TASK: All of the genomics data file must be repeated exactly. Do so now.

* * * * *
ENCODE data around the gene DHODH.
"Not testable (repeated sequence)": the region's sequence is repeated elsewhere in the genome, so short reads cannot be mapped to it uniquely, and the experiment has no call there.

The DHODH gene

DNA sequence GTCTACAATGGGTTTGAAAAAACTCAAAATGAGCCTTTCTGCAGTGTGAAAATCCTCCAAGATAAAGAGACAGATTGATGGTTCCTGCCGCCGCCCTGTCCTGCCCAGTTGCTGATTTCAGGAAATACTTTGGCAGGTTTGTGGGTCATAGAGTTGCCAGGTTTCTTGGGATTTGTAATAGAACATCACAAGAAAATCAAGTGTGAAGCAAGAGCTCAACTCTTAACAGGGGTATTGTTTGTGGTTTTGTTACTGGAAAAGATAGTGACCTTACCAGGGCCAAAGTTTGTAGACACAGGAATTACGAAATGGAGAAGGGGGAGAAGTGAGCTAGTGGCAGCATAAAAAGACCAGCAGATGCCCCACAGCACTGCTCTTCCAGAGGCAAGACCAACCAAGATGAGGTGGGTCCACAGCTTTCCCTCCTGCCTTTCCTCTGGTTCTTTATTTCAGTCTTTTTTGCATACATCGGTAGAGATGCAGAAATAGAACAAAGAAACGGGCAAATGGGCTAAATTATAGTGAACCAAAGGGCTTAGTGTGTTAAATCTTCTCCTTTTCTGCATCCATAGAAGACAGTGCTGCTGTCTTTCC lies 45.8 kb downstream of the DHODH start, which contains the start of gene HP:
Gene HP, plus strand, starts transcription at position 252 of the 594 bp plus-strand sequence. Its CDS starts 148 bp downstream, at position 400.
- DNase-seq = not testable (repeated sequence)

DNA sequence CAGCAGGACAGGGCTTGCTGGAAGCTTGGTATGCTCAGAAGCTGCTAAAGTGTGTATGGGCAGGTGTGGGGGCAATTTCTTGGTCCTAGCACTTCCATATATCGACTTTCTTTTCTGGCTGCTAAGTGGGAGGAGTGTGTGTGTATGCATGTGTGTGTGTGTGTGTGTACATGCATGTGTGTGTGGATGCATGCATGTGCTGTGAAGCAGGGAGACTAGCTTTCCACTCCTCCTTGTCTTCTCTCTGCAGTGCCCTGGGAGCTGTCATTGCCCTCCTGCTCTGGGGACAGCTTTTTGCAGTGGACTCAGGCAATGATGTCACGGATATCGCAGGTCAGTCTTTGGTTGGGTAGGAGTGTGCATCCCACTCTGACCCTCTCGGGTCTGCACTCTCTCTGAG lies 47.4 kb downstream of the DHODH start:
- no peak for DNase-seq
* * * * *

ENCODE data around the gene DHODH.
"Not testable (repeated sequence)": the region's sequence is repeated elsewhere in the genome, so short reads cannot be mapped to it uniquely, and the experiment has no call there.

The DHODH gene

DNA sequence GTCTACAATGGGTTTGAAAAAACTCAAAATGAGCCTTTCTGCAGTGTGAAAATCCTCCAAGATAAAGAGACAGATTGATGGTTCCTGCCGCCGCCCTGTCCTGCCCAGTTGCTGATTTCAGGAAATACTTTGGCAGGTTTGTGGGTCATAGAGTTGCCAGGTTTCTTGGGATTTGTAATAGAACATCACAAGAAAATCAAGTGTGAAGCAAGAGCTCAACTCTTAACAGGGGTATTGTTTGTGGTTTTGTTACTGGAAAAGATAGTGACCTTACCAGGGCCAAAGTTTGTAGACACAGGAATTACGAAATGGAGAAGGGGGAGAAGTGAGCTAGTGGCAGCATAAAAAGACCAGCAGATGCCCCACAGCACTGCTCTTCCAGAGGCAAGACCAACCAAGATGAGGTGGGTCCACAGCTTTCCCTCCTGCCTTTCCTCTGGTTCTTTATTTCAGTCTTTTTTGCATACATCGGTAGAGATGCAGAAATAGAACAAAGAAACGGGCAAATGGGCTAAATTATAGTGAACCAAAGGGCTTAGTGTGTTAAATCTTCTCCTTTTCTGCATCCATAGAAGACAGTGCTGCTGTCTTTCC lies 45.8 kb downstream of the DHODH start, which contains the start of gene HP:
Gene HP, plus strand, starts transcription at position 252 of the 594 bp plus-strand sequence. Its CDS starts 148 bp downstream, at position 400.
- DNase-seq = not testable (repeated sequence)

DNA sequence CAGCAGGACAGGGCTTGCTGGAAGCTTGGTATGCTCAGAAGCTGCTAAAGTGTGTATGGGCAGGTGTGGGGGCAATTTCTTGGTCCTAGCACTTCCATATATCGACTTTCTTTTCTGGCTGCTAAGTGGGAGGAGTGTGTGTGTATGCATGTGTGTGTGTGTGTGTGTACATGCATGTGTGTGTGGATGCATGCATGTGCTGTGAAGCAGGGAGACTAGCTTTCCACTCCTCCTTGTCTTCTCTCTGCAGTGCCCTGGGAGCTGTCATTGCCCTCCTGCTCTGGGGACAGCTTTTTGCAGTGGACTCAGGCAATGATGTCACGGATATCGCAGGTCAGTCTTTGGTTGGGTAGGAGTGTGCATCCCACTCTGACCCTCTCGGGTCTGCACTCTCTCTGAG lies 47.4 kb downstream of the DHODH start:
- no peak for DNase-seq